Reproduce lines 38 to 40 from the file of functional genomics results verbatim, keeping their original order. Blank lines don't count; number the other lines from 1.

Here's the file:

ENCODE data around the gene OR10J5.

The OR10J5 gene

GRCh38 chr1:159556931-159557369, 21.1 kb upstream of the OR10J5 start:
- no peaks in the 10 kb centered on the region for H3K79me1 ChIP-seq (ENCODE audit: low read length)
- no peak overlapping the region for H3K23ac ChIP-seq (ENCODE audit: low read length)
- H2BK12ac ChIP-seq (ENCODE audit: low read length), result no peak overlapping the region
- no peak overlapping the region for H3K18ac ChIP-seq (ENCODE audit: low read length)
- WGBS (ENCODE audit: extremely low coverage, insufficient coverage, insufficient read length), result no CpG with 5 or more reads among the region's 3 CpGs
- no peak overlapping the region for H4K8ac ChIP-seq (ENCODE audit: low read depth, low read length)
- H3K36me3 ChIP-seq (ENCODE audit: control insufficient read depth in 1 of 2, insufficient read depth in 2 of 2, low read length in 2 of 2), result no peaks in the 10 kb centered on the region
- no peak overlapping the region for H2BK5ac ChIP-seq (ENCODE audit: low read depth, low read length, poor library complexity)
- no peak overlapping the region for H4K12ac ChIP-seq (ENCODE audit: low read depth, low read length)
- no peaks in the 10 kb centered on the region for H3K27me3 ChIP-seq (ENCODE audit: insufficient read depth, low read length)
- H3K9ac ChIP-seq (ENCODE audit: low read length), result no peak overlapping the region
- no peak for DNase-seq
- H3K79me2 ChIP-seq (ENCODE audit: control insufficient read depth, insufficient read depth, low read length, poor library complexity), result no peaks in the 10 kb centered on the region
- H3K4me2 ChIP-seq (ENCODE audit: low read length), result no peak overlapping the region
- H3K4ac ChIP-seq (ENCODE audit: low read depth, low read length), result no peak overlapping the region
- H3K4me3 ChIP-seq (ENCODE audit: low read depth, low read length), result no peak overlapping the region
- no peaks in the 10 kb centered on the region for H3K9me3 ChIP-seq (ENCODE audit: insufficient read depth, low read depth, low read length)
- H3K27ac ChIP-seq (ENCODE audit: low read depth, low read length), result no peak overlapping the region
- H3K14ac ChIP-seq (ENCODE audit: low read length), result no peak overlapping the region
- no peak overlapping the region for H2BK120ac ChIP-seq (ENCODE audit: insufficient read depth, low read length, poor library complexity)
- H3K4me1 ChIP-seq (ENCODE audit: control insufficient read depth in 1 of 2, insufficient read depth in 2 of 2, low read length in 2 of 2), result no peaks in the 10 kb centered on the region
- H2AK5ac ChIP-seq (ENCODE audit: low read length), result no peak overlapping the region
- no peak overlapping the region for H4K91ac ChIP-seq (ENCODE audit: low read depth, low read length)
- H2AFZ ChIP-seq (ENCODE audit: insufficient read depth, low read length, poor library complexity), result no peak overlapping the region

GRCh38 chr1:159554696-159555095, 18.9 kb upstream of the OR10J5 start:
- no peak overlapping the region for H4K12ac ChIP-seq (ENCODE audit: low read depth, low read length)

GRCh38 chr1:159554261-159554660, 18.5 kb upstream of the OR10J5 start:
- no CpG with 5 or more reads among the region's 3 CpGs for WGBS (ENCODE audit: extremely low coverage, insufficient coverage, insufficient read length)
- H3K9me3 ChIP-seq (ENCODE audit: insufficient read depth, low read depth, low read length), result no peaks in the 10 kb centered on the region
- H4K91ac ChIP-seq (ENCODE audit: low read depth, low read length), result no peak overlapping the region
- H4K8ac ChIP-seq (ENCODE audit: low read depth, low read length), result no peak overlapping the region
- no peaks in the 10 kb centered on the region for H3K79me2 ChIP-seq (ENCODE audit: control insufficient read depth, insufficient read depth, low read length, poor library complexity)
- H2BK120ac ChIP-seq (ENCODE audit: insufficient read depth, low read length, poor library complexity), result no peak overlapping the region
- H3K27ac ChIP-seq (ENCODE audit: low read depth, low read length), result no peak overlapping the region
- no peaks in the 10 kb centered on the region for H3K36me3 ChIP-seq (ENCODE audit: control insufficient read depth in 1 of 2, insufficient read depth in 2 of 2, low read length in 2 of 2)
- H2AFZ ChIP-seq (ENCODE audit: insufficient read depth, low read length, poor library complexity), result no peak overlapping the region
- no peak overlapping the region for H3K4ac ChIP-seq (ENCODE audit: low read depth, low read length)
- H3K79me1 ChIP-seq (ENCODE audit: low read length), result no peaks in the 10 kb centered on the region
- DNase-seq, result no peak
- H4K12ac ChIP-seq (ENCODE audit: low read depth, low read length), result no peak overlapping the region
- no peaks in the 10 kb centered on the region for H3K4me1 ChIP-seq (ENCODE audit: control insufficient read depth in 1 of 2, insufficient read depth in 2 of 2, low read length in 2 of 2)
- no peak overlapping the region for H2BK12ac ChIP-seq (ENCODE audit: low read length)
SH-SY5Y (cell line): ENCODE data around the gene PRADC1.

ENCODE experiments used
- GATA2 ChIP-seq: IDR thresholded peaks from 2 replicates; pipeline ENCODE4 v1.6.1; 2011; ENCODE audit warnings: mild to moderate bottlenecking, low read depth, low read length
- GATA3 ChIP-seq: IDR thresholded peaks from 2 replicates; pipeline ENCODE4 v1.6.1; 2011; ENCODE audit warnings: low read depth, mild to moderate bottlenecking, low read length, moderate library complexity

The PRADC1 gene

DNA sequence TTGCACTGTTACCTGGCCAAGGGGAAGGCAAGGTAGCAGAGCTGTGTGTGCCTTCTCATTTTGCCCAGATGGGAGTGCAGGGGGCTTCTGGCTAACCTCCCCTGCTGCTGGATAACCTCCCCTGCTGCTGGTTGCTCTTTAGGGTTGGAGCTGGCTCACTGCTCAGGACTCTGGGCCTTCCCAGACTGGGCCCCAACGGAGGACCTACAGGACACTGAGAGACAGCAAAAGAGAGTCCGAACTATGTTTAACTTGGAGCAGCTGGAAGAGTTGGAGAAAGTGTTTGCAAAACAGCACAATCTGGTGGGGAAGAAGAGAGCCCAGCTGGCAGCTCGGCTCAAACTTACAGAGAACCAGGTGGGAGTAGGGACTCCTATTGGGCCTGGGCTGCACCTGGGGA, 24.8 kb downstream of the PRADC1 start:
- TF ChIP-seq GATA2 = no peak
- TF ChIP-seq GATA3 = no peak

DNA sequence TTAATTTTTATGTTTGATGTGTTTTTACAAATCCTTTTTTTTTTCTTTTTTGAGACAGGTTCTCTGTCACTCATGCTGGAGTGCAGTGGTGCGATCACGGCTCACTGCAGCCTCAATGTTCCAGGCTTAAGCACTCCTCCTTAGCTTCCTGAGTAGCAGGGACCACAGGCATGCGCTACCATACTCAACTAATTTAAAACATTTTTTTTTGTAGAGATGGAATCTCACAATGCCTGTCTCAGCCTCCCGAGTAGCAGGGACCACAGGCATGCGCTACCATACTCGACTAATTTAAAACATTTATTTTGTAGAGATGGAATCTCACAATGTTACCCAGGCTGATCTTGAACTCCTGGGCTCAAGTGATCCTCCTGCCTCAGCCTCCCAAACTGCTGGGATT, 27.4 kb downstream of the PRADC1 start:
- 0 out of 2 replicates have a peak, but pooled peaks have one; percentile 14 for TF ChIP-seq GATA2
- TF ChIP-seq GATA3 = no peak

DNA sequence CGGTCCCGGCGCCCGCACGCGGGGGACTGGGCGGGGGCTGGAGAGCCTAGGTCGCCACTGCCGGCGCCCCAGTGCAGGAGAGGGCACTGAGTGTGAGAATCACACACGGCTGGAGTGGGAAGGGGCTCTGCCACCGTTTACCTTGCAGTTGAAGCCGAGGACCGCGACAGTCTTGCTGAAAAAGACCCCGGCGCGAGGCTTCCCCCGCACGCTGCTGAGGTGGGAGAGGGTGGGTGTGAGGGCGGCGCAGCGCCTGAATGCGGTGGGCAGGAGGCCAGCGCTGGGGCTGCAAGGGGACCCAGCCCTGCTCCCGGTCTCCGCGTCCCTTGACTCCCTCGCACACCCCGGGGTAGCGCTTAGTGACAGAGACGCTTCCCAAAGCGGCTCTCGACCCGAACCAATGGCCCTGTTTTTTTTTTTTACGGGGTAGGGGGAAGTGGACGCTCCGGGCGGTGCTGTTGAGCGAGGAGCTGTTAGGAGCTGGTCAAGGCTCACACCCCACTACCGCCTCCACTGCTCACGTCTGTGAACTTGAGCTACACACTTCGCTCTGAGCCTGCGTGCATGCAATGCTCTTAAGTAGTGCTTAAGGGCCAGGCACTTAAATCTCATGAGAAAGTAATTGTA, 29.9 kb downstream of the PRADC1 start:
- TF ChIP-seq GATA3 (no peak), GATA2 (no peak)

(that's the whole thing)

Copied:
- no peaks in the 10 kb centered on the region for H3K36me3 ChIP-seq (ENCODE audit: control insufficient read depth in 1 of 2, insufficient read depth in 2 of 2, low read length in 2 of 2)
- H2AFZ ChIP-seq (ENCODE audit: insufficient read depth, low read length, poor library complexity), result no peak overlapping the region
- no peak overlapping the region for H3K4ac ChIP-seq (ENCODE audit: low read depth, low read length)